C-cC-m

Compose a message, put it into +queue or +postq, and let it be waiting to be sent.

C-cC-c

Compose a message and send it. You are asked, "Really send this message? (y or n) ". Type ‘y’ to send it.


[ << ] [ < ] [ Up ] [ > ] [ >> ]         [Top] [Contents] [Index] [ ? ]

3.16 Creating signature or cipher message

This section explains the method for signing or encrypting "text only" messages with PGP or S/MIME. The following commands are explained.

C-cC-s

Sign the entire draft. Input your pass-phrase.

C-cC-e

Encrypt the entire draft.

C-cC-b

Sign, and then encrypt the entire draft. Input your pass-phrase.

C-cC-r

Encrypt, and then sign the entire draft. Input your pass-phrase.

To encrypt a message, receivers’ public keys are used. On the other hand, your secret key is used to sign a message, and so you need to input your pass-phrase when applying the signature. Note that if you are using the pass-phrase cache or the master password mechanism and there are pass-phrases presently cached, you do not have to type your pass-phrase (see section Password).

These commands create a PGP/MIME message by default. If you want to use S/MIME, configure as follows:

(setq mew-draft-privacy-method 'smime)

You can change this variable with ‘C-cC-pC-m’ in Draft mode.

We can consider that these four commands above are shortcut methods of mark based composing described in the next section.

To sign a message, type ‘C-cC-s’. When signing, because your secret key is needed to be decrypted, you may be asked for your pass-phrase if it is not cached. Created messages are stored in +queue or +postq.

Your secret key is identified in From: address. If From: does not exist, your default secret key is selected. When you want to specify a secret key that is not identified the address of From:, type ‘C-uC-cC-s’.

To encrypt a message, type ‘C-cC-e’. A message is encrypted with public keys identified with the addresses on To: and Cc:. Since this is encryption only, you are not asked for your pass-phrase. Created cipher messages are stored in +queue.

This message is encrypted with your public key in addition to those of the receivers. Therefore you can decrypt created messages. For example, you can go to +queue by ‘g’ and preview a created message to reconfirm this.

To sign a draft and then encrypt it, type ‘C-cC-b’. To encrypt a draft and then sign it, type ‘C-cC-r’. In both cases, created messages are stored in +queue.

It is very likely that you will forget to sign and/or encrypt a draft even if you intended to do so. To prevent this, Mew provides an mechanism to automatically sign or encrypt a message when ‘C-cC-m’ or ‘C-cC-c’ is typed.

If you want to protect privacy of all drafts, set ‘mew-protect-privacy-always’ to ‘t’ and set ‘mew-protect-privacy-always-type’ to one of services.

If you want to protect the privacy of drafts when replying encrypted messages, set ‘mew-protect-privacy-encrypted’ to ‘t’ and set ‘mew-protect-privacy-encrypted-type’ to one of the services. This configuration is preferred to the configuration for all drafts described above in the case of replying encrypted messages.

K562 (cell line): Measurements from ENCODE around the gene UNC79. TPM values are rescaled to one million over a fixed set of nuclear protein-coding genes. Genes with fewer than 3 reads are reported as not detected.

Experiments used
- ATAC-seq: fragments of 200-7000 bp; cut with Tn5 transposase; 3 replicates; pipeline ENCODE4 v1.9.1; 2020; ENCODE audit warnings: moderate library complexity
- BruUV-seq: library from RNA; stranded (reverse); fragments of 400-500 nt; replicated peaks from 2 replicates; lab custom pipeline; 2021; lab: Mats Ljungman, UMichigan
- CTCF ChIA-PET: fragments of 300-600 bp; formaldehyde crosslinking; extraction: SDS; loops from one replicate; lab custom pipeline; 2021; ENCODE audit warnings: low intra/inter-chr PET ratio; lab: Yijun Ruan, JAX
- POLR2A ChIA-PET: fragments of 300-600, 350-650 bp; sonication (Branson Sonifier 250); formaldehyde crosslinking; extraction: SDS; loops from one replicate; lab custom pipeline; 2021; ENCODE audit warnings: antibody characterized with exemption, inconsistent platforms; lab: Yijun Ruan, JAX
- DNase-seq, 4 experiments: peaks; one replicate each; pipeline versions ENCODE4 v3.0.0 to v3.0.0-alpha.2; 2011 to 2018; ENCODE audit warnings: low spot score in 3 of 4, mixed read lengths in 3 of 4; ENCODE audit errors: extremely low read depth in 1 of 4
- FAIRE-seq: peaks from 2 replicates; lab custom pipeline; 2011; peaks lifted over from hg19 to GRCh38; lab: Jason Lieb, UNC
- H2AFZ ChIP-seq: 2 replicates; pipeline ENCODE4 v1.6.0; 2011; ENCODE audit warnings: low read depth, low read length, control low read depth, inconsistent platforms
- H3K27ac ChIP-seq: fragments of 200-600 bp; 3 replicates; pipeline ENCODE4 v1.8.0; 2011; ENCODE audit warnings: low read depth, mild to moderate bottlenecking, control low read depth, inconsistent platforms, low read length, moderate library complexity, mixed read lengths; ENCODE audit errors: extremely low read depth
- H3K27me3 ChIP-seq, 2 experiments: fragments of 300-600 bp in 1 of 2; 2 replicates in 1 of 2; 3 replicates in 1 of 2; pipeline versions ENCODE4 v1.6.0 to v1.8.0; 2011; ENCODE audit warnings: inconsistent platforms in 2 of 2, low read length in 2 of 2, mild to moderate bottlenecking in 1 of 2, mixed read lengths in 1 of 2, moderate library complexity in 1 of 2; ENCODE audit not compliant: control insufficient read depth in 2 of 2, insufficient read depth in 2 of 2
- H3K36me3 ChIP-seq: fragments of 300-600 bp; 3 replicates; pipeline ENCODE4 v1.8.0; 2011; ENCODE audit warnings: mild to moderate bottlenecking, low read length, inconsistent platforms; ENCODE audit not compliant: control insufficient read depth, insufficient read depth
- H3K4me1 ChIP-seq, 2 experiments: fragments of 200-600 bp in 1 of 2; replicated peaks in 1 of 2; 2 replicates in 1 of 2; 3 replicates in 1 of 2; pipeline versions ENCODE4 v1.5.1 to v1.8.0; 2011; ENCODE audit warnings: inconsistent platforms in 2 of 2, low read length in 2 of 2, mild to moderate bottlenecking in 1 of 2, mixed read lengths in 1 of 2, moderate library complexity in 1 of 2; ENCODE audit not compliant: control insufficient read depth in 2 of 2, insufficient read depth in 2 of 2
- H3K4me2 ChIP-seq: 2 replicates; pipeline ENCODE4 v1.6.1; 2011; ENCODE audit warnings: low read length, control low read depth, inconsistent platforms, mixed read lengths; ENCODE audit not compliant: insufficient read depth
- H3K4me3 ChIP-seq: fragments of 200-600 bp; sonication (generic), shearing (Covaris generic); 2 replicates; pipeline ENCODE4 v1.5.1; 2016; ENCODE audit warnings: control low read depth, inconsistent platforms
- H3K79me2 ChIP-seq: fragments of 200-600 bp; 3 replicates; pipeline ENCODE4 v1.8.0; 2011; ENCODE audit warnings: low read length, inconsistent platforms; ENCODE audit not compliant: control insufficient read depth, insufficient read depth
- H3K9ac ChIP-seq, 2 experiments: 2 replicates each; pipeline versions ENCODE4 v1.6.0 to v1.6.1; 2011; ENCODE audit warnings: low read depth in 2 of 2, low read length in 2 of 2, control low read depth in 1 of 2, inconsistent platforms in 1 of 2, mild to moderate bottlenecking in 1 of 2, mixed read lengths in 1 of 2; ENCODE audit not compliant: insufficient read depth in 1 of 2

The following services are available. The strings enclosed in braces are the symbols for each service. The service applied when typing ‘C-cC-m’ or ‘C-cC-c’ is displayed in the mode line.

pgp-signature (PS)

Sign with PGP

pgp-encryption (PE)

Encrypt with PGP

pgp-signature-encryption (PSPE)

Sign then encrypt with PGP

pgp-encryption-signature (PEPS)

Encrypt then sign with PGP

pgp-signature (SS)

Sign with S/MIME

pgp-encryption (sE)

Encrypt with S/MIME

pgp-signature-encryption (SSSE)

Sign then encrypt with S/MIME

pgp-encryption-signature (SESS)

Encrypt then sign with S/MIME

The following example works for signing all drafts.

(setq mew-protect-privacy-always t)
(setq mew-protect-privacy-always-type 'pgp-signature)

The following example is for encrypting drafts with PGP when replying encrypted messages.

(setq mew-protect-privacy-encrypted t)
(setq mew-protect-privacy-encrypted-type 'pgp-encryption)

In Draft mode, ‘C-cC-pC-a’ toggles ‘mew-protect-privacy-always’ and ‘C-cC-pC-e’ toggles ‘mew-protect-privacy-encrypted’.

You can specify privacy services for the current draft in Draft mode beforehand so that you do not forget to apply the privacy services when sending. To set privacy services to the current draft evaluated when typing ‘C-cC-m’ or ‘C-cC-c’, type ‘C-cC-pC-d’, and then input one of privacy services listed above. To cancel the current privacy service, just type ‘RET’ instead of selecting the privacy service.

When you compose a message by ‘C-cC-c’ or ‘C-cC-m’, and if signing and/or encryption fails, the cursor gets back to the draft. At this time, the service that you specified is canceled. If you type ‘C-cC-c’ or ‘C-cC-m’ in this situation, a plain message is created, so please be careful. After correcting the cause of the failure, if you want the same service, type ‘C-cC-pC-d’ to specify your service explicitly or use ‘C-cC-s’, ‘C-cC-e’, etc.

If ‘mew-use-old-pgp’ is set to ‘t’ (the default value is ‘nil’), ‘C-cC-s’ and ‘C-cC-e’, etc create old fashioned PGP message instead of PGP/MIME. If the attachment region exists, an error occurs.

mew-protect-privacy-*’ described above are effective only to PGP/MIME, not to old PGP. If you want to create old PGP signature with ‘C-cC-m’ or ‘C-cC-c’ always, set ‘mew-protect-privacy-with-old-pgp-signature’ to ‘t’.